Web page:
Canada's John Davison is, fittingly, to take his final bow as an international player for Canada against Australia. His efforts in the 2001 ICC Trophy, staged in the Greater Toronto Area, helped Canada qualify for the 2003 Cricket World Cup in South Africa. There, his whirlwind 111 in 76 balls against the West Indies raised his stature as a player. His century came from 67 balls and was part of Canada's first cricket world cup win against Bangladesh. He thumped 75 runs against New Zealand.

It was fitting that Davison was at the crease with the other survivor of Canada's 2003 campaign, Ashish Bagai, in the recent win over ICC Associate rivals, Kenya. It followed a narrow loss to Kenya in the 2003 Cricket World Cup and a really disappointing seven wicket loss to the Kenyans at the start of the 2007 CWC campaign in St. Lucia.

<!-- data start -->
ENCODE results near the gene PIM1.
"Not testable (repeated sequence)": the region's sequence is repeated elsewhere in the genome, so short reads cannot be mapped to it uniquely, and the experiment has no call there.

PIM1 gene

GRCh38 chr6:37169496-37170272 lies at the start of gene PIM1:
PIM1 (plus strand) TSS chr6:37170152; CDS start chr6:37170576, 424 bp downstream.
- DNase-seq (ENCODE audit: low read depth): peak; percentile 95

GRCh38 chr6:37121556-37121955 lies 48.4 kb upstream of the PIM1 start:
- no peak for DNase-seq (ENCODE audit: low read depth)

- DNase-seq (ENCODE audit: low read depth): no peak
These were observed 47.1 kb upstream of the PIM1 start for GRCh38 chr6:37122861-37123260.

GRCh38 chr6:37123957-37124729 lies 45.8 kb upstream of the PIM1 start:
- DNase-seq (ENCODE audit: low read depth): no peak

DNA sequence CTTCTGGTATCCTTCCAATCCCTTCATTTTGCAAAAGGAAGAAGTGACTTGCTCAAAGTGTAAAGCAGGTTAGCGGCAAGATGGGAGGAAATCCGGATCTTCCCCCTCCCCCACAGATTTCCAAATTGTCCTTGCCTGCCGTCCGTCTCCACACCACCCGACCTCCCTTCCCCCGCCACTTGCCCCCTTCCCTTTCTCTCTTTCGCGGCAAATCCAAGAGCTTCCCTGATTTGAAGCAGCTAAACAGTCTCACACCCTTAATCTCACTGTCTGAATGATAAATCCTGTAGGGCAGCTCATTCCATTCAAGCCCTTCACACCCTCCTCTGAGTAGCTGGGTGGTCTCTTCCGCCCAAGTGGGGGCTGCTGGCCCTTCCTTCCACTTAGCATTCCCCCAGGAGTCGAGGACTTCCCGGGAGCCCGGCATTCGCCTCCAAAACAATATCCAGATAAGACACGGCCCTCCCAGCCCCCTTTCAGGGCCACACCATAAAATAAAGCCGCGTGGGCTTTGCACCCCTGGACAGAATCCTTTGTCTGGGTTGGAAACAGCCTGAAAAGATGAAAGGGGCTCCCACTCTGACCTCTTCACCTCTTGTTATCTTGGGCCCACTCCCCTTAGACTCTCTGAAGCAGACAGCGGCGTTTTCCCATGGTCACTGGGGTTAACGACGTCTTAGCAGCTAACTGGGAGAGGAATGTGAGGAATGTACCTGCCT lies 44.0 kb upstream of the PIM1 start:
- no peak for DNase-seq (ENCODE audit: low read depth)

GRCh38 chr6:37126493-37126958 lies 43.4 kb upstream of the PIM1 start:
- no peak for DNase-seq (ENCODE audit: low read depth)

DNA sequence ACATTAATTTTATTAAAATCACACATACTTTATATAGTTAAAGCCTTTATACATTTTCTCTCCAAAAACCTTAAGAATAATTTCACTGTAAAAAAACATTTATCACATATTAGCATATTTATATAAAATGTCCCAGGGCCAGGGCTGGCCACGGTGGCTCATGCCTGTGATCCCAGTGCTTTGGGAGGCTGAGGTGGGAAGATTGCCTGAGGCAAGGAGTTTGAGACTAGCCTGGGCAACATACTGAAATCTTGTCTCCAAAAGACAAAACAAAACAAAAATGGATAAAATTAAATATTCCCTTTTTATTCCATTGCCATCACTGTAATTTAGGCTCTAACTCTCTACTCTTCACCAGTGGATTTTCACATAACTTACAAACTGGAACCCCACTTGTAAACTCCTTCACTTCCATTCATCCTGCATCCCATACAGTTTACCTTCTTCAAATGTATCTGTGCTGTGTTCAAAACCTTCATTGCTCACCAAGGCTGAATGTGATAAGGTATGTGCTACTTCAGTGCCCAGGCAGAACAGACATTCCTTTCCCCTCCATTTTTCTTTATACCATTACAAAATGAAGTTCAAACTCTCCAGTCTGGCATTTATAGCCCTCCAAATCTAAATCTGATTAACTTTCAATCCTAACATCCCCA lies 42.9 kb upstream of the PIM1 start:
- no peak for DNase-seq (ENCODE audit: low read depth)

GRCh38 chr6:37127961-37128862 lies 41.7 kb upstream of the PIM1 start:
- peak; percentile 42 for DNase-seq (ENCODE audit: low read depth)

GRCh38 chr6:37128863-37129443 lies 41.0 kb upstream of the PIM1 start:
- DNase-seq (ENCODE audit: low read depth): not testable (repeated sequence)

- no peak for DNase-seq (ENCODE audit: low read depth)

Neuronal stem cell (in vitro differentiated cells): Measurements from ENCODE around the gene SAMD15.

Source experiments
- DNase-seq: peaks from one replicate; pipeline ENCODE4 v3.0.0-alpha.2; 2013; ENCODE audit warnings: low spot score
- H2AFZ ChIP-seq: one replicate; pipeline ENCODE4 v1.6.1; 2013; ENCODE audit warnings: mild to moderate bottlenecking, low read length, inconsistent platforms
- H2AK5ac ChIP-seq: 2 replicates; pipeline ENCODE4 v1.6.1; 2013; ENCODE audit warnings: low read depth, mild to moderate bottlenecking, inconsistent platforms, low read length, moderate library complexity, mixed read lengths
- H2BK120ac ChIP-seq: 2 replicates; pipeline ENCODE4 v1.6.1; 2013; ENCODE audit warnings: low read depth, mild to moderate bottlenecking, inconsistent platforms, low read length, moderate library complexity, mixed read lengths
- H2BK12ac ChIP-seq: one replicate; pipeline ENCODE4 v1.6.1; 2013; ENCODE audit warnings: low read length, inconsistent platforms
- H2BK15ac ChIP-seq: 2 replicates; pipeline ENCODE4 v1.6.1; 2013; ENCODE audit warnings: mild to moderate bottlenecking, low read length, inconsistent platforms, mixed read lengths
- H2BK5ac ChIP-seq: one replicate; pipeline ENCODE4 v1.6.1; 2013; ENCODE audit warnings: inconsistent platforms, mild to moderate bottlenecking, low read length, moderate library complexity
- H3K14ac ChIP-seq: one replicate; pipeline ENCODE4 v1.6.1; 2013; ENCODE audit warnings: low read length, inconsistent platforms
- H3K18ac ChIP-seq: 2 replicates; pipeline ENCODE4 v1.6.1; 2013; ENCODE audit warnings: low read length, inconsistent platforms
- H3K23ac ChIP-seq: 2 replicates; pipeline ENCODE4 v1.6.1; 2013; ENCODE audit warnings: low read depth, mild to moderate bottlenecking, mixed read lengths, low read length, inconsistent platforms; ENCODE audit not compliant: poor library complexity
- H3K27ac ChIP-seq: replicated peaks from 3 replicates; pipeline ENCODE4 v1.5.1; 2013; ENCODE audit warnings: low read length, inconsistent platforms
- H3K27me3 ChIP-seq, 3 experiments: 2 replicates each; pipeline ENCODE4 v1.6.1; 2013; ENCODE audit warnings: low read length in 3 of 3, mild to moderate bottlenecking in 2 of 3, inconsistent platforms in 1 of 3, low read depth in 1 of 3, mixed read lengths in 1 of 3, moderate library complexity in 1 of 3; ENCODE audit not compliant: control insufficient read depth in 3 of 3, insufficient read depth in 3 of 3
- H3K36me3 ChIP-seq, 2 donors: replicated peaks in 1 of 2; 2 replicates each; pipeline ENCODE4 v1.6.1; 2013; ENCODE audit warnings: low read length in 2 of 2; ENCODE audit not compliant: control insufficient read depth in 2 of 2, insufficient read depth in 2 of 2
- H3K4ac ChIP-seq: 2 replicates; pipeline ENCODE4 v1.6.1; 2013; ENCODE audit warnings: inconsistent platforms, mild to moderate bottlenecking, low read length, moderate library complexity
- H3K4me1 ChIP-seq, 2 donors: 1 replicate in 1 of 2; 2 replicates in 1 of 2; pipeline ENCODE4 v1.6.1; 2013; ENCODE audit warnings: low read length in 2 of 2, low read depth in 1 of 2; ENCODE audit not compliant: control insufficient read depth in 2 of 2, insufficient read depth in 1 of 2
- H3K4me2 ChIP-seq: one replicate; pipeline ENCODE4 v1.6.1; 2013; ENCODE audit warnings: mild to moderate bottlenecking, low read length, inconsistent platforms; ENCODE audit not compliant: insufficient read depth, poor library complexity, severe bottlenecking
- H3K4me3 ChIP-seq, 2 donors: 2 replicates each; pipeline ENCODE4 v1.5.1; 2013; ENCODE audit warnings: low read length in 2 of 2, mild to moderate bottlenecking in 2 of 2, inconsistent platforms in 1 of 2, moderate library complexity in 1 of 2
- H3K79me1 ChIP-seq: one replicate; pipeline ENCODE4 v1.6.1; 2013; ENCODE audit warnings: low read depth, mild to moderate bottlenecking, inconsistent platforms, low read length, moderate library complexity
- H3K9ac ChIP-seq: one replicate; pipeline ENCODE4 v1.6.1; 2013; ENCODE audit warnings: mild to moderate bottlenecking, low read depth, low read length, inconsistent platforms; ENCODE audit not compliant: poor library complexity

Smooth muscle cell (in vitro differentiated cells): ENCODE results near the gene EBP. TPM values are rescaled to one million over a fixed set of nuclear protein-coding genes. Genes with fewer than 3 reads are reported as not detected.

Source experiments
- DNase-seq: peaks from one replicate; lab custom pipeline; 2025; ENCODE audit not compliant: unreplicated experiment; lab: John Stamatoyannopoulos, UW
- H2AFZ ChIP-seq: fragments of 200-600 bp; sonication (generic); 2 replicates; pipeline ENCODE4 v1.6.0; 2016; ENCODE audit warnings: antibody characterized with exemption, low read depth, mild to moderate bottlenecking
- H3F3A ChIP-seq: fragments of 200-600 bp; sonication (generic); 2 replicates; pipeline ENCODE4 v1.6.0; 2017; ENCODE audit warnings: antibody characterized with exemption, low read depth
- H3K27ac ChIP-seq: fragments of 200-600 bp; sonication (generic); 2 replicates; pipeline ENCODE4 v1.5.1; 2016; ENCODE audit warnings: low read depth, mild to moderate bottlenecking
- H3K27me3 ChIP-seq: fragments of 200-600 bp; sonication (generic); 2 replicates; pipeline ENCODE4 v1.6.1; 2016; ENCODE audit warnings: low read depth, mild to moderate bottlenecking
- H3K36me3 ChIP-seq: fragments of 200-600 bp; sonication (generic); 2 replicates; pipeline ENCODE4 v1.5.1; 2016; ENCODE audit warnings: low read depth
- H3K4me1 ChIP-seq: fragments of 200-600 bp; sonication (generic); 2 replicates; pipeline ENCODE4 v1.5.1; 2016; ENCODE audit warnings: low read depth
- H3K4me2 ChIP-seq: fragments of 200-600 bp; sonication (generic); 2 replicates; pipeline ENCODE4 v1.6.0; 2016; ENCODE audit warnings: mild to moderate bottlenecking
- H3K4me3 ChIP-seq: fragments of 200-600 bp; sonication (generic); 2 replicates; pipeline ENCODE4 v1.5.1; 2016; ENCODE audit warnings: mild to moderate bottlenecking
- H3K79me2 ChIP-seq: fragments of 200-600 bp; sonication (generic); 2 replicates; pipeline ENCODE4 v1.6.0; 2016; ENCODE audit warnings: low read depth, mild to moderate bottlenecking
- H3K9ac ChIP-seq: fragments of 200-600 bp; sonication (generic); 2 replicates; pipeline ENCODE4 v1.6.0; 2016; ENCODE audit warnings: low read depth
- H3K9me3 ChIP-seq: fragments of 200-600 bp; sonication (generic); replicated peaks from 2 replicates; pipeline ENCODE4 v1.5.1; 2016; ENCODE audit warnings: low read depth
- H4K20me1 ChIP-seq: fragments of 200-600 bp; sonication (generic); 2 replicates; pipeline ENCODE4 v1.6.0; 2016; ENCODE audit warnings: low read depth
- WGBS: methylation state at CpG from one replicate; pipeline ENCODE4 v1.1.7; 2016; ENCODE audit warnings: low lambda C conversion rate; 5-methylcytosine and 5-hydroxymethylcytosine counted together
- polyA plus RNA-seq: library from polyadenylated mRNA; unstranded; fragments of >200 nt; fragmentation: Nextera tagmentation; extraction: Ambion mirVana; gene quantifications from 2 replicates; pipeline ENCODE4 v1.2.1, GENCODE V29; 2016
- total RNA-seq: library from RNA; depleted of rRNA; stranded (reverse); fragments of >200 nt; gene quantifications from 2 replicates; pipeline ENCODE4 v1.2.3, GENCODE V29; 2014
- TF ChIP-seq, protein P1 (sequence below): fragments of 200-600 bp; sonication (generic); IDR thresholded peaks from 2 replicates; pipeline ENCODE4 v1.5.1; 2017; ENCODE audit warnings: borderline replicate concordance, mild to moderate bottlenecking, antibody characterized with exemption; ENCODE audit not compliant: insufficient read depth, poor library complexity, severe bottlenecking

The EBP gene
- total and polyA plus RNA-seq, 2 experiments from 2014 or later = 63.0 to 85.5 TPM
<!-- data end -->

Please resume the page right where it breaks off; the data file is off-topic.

Canada rebounded with the bat in St Lucia by posting scores beyond the 200-mark against England and New Zealand. Davison chipped in with 22 against England and 52 against the Kiwis. Canada lost by 51 runs to England, but tallied 228 for 7 wickets. Asif Mulla top-socring with 58. The Kiwis surged to 363 for 5 wickets and Canada responded with 249. The top order batting was lead by Davison's 52, 40 from Geoff Barnett, 37 from Ashish Bagai and 50 from Ian Billcliff.

Davison learned life and people through Canadian experiences

Cricket Canada's official release says Davison announced his decision to his colleagues at a team meeting. "I've thoroughly enjoyed my time playing for Canada. I learned a lot about dealing with different cultural mentalities and I think that has made me more tolerant in my life;"